Here is another example of a story-starter from a man struggling with the separation from his wife.

Dear Dr. David: I'm a lost soul.  My wife of 19 years recently explained to me she has fallen in love with a family friend.  We are now in the process of divorce. I never dreamed this would ever happen to me.  I trusted in the promise to love for better or worse but now I must accept the reality that my wife doesn't love me anymore and wants to move on as she has moved in with her new man and our children.  I'm supposed to just go on for the good of the children.

I've tried to do this but I miss my wife. When my wife talks to me, I know I react to things she says. She says things angrily and then I respond with the same tone, only adding to our tension. I am so filled with hurt and anger, and she seems so spiteful to me. I can’t stand the way she treats me, and it hurts to see her with this other man. We are both Christians.  Should I just quietly move on, or should I call her out about what is right and wrong? When I tell her what she is doing is wrong, she gets even angrier with me. What should I do? ~ Hurt and Confused

Dear Hurt:

Your wife has moved out and is with another man. Whatever has happened leading to this is in the past, but what you can control now is the present and how you interact with her.

One powerful way to change your interactions is to avoid getting hooked by story-starters—which are provocative statements tempting you to react in a negative manner. Story-starters are usually critical in nature, and our natural tendency is to counter-react, or offer a defensive response. This kind of reacting will not work! It is like adding gasoline to a fire—only further damage will be done.

You must anticipate story-starters, be prepared for them and be able to respond in a healthy manner. This, of course, is easier said than done. But, you must learn how to do it.  A few guidelines may help:

1. When she criticizes or attacks you, take a moment before you respond. Never react impulsively. Watch for her attacks, imagining them flying over your head.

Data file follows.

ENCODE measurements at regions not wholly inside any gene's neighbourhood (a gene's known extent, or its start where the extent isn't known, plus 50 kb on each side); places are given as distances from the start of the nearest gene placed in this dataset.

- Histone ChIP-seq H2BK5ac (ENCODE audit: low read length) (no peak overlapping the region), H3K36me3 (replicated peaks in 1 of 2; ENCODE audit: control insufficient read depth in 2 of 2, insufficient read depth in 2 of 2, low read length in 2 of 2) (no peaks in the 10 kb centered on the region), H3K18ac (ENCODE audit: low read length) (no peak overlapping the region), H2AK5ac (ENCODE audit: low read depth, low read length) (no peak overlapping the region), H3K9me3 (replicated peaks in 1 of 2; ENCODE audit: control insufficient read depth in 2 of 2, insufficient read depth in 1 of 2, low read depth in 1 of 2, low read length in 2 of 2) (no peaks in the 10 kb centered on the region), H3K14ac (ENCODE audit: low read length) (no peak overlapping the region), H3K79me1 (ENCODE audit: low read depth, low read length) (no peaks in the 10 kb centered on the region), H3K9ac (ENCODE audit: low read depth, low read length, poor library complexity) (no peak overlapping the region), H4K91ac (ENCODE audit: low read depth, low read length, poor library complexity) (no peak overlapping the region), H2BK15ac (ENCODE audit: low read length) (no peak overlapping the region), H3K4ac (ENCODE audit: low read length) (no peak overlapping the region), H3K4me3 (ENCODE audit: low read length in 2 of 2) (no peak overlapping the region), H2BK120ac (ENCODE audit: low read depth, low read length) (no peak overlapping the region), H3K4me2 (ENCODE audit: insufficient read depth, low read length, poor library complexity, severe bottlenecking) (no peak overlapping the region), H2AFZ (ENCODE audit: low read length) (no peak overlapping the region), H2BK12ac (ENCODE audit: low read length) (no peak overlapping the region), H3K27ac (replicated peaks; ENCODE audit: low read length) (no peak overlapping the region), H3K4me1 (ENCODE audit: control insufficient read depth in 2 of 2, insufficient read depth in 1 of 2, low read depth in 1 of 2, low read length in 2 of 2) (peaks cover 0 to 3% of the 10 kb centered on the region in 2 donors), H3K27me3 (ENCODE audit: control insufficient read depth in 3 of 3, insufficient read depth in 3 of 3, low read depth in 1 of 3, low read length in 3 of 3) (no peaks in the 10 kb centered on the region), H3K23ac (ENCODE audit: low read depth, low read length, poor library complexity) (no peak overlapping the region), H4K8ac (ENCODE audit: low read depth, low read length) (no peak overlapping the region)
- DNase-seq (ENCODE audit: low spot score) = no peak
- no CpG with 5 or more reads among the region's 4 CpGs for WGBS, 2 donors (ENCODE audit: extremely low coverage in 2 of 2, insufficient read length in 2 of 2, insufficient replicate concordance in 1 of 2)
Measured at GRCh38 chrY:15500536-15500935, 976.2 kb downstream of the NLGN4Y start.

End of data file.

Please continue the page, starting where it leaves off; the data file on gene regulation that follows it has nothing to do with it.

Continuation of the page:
2. Never defend yourself. Empathize with her feelings, but don’t launch into your defense. This won’t help. Don’t go down those rabbit trails.

3. Never counter-attack, which is simply another form of defense. You are responsible for your behavior, and she is responsible for hers.

4. Stick with the main issue. Focusing on one issue at a time, stick with the solution, not the problem. Attempt to guide the conversation toward the here and now, and what can be done about the problem.

5. Set boundaries with her. Don’t allow her to vent her feelings on you. Share with her that you want to stick to issues, and seek solutions. If unable to do so without eruptions, let her know you cannot work on these problems without professional help.

6. Don’t criticize her unless she invites you to offer your opinion. Yes, this is nearly impossible to do given the circumstances. But let’s face it. Unless she is receptive to hearing your feelings and thoughts, what you say will be perceived as an attack and will only increase the distance between you.

7. Seek support. Find a helpful friend, pastor or therapist with whom you can vent and explore your feelings. Your wife is no longer the person with whom you can share your feelings.

Story-starters! Nothing can send a normal conversation spiraling out of control faster than provocative, angry statements. You can learn to anticipate, manage and reverse the negative effects of these critical barbs. And yes, one person can change the direction of a conversation.

Let us know how you’ve effectively managed story-starters.


Dr. Hawkins is the director of The Marriage Recovery Center which you can read more about on his website at www.YourRelationshipDoctor.com. He is the author of over 30 books, including When Pleasing Others Is Hurting You, Love Lost: Living Beyond a Broken Marriage, and Saying It So He'll Listen. His newest books are titled  The Relationship Doctor's Prescription for Healing a Hurting Relationship and  The Relationship Doctor's Prescription for Living Beyond Guilt.  Dr. Hawkins grew up in the beautiful Pacific Northwest and lives with his wife on the South Puget Sound where he enjoys sailing, biking, and skiing. He has active practices in two Washington cities.